The polls are closing in the US presidential election, with results streaming in from across the country.
President Barack Obama has won swing states Michigan and Pennsylvania, as well as many others he won in 2008.
Republican Mitt Romney has carried several solid Republican states, also taking Indiana from Mr Obama.
Tens of millions of voters cast ballots on Tuesday. The winner could be declared within hours, especially as other swing states report results.
Pre-election polling suggested a neck-and-neck race but gave the president a slender lead in some swing states.
Polling stations began closing in eastern states at 18:00 EST (23:00 GMT), with the crucial states of Virginia and Ohio closing at 19:00 EST and 19:30 EST respectively.
In those states and elsewhere, election workers at polling stations with long queues allowed voting to continue past the official closing.
In one of the first swing states to fall, Mr Obama won Michigan, repeating his 2008 victory there.
Mr Romney's father George was governor of Michigan in the 1960s and Mitt Romney was born and raised there.
But the president's 2009 rescue of the car industry helped seal the deal with the state's voters, analysts say.
Mr Obama also took Pennsylvania, continuing a Democratic streak dating back to 1992. He also held New Hampshire and Minnesota, states he won in 2008 but which the Republicans hoped to take from him.
The president took Wisconsin, the home state of Republican vice-presidential candidate Paul Ryan, a congressman.
The Republican party last won the state in 1984 with Ronald Reagan but hoped this year Mr Ryan would make it competitive.
Elsewhere, Mr Romney won Alabama, Arkansas, Georgia, Indiana, Kansas, Kentucky, Louisiana, Mississippi, Montana, Nebraska, North Dakota, Oklahoma, South Carolina, South Dakota, Tennessee, Texas, Utah, West Virginia and Wyoming.
Mr Obama has taken Connecticut, Illinois, Maine, Maryland, Massachusetts, New Jersey, New Mexico, New York, Pennsylvania, Rhode Island, Vermont, and Washington DC.
Of the states called so far, Indiana switched hands from 2008, when Mr Obama narrowly won it. Mr Obama also failed to hold a single Nebraska electoral vote he won in 2008.
After a hard-fought race that began nearly two years ago and cost more than $2bn (£1.3bn), national polls by Washington Post/ABC News and the Pew Research Center both give Mr Obama a three-point edge over his rival.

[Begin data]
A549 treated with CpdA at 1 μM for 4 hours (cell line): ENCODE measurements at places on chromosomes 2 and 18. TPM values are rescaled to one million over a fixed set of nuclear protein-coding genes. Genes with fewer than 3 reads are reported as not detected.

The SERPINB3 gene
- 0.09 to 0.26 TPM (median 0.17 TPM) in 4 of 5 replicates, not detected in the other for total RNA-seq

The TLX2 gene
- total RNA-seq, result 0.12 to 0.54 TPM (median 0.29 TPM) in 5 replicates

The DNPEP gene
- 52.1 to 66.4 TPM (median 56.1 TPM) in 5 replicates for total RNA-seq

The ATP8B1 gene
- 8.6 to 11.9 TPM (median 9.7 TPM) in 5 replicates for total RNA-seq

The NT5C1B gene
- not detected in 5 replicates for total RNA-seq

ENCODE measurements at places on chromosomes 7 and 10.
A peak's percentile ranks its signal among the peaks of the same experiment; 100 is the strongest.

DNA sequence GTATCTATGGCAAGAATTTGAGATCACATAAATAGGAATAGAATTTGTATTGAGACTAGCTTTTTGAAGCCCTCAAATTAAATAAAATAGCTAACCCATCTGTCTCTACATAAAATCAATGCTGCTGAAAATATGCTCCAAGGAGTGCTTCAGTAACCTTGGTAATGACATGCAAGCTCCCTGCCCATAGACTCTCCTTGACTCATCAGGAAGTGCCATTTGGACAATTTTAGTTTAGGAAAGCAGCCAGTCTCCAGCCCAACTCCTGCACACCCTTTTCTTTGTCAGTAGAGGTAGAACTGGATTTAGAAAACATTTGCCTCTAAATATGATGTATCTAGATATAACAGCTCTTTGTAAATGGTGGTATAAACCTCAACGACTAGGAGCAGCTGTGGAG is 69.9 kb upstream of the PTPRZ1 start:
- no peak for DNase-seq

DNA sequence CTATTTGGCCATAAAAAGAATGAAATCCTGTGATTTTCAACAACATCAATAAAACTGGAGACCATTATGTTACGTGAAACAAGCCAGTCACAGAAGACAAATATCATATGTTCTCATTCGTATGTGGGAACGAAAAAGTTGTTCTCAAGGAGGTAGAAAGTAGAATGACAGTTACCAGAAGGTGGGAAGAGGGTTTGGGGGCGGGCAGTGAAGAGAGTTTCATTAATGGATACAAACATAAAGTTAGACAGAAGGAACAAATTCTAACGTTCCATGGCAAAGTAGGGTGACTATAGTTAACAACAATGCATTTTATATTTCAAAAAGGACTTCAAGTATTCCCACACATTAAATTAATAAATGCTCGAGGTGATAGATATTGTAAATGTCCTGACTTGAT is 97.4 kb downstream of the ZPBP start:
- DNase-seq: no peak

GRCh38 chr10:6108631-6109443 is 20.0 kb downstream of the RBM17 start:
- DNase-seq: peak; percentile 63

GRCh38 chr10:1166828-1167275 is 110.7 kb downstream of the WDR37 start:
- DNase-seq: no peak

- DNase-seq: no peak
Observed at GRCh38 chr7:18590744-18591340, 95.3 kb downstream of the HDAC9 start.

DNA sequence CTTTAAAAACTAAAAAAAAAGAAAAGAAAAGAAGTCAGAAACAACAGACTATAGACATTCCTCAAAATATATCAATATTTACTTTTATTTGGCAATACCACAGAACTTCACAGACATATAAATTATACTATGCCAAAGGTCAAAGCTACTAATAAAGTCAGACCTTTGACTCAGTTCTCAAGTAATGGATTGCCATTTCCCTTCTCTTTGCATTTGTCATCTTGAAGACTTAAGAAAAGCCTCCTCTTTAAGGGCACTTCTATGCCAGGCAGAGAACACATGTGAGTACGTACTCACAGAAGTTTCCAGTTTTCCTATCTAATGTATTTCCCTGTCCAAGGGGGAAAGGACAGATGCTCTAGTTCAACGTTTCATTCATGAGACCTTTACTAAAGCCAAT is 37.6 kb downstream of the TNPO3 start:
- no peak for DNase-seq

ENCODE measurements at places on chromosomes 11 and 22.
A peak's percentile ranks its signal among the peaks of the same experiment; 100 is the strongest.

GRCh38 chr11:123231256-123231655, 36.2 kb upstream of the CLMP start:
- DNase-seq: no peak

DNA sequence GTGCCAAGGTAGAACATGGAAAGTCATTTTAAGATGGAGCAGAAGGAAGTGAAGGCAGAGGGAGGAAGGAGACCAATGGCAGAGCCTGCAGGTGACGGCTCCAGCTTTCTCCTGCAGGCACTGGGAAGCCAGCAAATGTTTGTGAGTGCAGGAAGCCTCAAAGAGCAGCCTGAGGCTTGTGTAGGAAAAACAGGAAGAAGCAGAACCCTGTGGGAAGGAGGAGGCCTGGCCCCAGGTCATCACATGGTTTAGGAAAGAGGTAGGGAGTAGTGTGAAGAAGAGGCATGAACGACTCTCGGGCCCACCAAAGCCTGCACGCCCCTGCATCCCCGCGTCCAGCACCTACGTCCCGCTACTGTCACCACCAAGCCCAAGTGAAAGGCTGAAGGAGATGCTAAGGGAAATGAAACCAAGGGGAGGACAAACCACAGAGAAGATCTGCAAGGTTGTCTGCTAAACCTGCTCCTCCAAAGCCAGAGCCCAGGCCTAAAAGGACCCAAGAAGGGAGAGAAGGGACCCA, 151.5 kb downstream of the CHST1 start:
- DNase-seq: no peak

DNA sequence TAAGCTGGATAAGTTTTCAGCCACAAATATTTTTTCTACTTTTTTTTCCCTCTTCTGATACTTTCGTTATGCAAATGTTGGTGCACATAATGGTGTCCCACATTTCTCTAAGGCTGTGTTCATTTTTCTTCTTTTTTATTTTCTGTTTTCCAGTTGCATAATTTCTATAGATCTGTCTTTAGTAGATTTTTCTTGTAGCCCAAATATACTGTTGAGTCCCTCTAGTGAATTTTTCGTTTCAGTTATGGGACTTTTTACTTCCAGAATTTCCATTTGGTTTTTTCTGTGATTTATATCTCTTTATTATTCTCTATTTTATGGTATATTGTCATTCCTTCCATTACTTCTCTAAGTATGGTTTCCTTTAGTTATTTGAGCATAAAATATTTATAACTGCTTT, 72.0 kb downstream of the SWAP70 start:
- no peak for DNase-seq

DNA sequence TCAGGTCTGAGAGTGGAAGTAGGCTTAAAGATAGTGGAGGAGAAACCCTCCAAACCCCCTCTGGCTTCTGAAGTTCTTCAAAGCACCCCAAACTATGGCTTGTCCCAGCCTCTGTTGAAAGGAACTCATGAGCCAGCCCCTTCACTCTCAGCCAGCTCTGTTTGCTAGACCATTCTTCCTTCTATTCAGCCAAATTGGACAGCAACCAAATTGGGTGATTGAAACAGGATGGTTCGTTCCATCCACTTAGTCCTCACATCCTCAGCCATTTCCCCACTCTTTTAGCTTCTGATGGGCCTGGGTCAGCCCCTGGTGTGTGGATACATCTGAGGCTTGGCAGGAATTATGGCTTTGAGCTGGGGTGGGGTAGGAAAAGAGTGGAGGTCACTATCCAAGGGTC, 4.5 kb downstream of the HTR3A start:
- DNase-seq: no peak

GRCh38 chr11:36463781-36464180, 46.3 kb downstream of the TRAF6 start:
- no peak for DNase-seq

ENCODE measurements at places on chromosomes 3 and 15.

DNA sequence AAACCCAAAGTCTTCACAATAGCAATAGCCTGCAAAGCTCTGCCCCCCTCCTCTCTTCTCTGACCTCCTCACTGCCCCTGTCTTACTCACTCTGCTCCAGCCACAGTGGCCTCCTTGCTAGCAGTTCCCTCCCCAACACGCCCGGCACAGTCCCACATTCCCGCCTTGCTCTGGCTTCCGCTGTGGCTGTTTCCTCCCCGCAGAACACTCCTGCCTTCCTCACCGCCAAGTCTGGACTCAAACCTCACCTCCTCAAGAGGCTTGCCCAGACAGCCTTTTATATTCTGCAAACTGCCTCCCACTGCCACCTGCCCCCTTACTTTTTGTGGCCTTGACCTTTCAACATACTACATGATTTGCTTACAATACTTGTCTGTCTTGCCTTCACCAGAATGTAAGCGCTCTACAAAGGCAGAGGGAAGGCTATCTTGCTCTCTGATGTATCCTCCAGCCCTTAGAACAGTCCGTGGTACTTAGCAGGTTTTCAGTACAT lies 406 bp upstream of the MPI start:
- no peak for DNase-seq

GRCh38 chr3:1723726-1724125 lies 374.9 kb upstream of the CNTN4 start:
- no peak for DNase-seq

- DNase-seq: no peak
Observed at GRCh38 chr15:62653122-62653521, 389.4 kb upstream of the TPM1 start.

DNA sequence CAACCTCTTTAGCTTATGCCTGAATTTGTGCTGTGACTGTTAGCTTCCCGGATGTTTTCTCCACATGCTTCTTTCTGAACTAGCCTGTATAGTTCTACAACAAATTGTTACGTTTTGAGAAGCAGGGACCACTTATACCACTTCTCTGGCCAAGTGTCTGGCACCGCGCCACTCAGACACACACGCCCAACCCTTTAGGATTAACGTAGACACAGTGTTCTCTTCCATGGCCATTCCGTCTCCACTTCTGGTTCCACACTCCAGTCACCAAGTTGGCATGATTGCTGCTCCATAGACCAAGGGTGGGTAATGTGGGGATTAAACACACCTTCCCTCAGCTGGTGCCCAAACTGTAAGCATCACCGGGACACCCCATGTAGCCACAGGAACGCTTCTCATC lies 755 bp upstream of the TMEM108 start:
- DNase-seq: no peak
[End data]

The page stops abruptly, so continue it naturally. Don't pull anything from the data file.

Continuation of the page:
In areas of New Jersey and New York that were damaged by storm Sandy a week ago, turnout was described as heavy. One high school being used as a shelter for displaced families doubled up as a voting centre.
Across the US, voting took place against a variety of backdrops - from a launderette and an internet cafe in Chicago to a lifeguard station in Los Angeles and car dealership in Columbus, Ohio.
Obama 'very good'
Mr Obama was the first of the two rivals to cast their ballot by voting last month in his adopted home city of Chicago, and becoming the first sitting president to vote before election day.
Mr Romney and his wife Ann voted in the Boston suburb of Belmont, Massachusetts, shortly before 09:00 local time on Tuesday. He told reporters he felt "very good".
The election is decided by the electoral college.
Each state is given a number of electoral votes in rough proportion to its population. The candidate who wins 270 electoral votes - by prevailing in the mostly winner-take-all state contests - becomes president.
Also on Tuesday's ballot are 11 state governorships, a third of the seats in the 100-member US Senate and all 435 seats in the House of Representatives.
Republicans are expected to keep control of the House, while Democrats are tipped to do the same in the Senate.
Legal battles feared
With voter turnout seen as vital for both candidates, campaigning continued on Tuesday, but at a slower pace.
Both men gave radio interviews, and Mr Romney hit the campaign trail again, with visits to Ohio and then Pittsburgh, Pennsylvania.
Analysts tried to determine whether Mr Romney's last-minute campaigning showed strength or desperation, while the candidate reportedly told aides he wanted to be active on election day instead of just sitting around waiting for results.
The Republican was due to return to Boston later for an election night rally.
Mr Obama, who will hold an election night rally at a convention centre in Chicago, visited a campaign office in the city to talk to volunteers. He praised his Republican rival's "spirited campaign".
With observers anticipating a close race, both sides have readied teams of lawyers for possible legal fights, especially in the critical battleground state of Ohio.
Some analysts fear the election will not be decided on Tuesday night if the state's vote becomes mired in legal battles.